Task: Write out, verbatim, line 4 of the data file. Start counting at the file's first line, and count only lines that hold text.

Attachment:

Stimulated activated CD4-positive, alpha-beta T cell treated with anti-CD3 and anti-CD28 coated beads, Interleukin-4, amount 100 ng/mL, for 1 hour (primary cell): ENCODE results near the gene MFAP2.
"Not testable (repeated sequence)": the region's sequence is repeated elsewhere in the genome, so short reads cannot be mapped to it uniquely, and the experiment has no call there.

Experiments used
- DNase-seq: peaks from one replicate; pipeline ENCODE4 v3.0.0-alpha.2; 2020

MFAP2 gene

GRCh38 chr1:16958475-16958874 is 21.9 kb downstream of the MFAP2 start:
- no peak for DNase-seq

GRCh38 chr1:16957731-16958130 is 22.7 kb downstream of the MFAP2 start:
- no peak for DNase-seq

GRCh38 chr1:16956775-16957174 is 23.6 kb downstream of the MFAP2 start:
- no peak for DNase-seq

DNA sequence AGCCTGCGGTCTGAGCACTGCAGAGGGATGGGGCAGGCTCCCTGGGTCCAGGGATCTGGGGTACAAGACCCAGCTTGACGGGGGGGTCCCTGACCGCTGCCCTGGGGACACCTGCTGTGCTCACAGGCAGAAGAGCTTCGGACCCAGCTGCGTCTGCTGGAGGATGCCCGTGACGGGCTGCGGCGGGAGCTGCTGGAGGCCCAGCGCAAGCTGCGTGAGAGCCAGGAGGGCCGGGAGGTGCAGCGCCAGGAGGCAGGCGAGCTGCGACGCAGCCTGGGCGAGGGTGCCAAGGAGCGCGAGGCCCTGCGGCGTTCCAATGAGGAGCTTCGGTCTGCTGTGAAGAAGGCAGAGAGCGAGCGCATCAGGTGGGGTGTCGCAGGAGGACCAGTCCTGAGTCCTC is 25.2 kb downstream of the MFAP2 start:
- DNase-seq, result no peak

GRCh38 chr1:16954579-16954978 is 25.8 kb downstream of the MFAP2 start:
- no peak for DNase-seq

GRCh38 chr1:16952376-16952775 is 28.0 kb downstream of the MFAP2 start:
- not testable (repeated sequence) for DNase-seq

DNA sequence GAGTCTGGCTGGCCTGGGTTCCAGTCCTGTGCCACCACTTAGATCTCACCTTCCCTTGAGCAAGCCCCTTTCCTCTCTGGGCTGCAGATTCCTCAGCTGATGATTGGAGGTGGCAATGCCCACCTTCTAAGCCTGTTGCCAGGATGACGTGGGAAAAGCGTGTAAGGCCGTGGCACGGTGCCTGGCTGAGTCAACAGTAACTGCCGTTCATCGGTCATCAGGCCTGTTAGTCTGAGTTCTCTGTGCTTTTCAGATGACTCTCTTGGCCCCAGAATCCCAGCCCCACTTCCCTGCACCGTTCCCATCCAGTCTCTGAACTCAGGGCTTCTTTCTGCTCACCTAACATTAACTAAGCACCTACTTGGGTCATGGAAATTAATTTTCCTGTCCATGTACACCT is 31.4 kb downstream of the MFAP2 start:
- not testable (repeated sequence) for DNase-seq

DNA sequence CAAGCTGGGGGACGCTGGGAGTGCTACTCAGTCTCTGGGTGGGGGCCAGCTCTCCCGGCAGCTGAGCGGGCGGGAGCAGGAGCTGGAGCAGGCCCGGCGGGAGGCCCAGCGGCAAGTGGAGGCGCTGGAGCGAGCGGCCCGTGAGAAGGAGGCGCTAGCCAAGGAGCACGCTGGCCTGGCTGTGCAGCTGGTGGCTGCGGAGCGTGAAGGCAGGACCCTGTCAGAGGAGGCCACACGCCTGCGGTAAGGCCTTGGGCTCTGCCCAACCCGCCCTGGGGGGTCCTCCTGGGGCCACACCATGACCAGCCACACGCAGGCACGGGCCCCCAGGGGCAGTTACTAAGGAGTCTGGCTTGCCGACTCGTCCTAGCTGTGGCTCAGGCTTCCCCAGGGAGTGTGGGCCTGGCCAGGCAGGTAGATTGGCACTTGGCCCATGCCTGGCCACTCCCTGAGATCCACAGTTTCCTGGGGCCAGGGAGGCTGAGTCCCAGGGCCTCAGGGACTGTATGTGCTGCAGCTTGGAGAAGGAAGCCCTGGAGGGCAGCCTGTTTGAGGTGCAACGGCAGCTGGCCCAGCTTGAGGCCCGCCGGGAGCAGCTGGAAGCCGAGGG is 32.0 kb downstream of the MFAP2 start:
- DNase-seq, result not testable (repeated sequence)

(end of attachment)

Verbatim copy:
- DNase-seq: peaks from one replicate; pipeline ENCODE4 v3.0.0-alpha.2; 2020